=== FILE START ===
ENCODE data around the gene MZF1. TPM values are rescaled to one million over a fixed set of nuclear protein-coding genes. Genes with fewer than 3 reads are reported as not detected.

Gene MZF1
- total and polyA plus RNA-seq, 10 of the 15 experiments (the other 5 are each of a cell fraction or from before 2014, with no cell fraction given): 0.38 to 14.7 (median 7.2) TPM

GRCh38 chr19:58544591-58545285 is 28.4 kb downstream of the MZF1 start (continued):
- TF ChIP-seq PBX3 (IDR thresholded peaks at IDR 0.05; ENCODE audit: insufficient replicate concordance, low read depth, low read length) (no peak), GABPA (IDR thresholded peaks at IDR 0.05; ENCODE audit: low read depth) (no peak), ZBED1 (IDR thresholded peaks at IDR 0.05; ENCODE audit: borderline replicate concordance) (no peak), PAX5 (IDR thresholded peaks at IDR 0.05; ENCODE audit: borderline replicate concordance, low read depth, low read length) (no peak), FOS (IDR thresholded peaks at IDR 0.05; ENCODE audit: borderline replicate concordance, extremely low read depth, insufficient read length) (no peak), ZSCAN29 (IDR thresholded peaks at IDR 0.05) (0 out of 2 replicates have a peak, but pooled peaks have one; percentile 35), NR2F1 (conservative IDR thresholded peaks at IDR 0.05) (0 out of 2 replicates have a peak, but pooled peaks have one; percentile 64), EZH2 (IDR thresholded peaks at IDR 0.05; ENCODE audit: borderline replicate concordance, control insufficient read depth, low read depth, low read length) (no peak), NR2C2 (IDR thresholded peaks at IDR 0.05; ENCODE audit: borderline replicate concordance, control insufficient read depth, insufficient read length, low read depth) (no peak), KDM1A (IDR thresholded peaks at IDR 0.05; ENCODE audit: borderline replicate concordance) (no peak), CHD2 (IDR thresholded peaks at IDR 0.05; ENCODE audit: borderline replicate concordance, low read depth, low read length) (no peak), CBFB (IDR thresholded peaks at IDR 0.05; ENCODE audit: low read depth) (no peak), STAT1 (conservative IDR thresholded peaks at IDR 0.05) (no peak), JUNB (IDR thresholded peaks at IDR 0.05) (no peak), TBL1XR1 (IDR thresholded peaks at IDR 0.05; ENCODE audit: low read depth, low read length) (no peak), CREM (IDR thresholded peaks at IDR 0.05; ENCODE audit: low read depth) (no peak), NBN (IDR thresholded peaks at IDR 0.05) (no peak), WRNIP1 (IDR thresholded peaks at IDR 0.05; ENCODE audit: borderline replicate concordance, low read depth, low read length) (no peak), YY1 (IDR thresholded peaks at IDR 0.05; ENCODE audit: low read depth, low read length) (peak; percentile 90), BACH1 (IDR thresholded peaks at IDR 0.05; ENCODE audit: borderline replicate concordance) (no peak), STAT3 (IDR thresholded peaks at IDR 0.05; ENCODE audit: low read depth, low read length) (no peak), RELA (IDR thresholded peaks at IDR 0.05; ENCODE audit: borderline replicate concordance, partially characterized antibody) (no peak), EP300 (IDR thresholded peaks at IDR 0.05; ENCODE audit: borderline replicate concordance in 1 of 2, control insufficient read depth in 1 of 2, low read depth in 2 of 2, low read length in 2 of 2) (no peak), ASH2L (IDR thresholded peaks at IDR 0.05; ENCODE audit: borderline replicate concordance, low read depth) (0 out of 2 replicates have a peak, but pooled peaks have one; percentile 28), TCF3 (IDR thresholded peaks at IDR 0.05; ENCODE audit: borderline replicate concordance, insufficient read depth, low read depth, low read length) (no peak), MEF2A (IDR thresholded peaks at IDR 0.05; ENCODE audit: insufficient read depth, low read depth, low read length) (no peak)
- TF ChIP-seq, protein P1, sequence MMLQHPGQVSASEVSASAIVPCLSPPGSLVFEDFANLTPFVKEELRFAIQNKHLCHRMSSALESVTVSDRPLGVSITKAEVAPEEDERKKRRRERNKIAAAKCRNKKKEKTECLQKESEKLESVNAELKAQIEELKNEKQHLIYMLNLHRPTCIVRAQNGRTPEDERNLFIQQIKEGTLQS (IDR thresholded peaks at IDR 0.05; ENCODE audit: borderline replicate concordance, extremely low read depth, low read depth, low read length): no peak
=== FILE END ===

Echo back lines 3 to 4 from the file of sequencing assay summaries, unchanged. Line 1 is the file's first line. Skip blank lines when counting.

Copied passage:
- total and polyA plus RNA-seq, 10 of the 15 experiments (the other 5 are each of a cell fraction or from before 2014, with no cell fraction given): 0.38 to 14.7 (median 7.2) TPM

GRCh38 chr19:58544591-58545285 is 28.4 kb downstream of the MZF1 start (continued):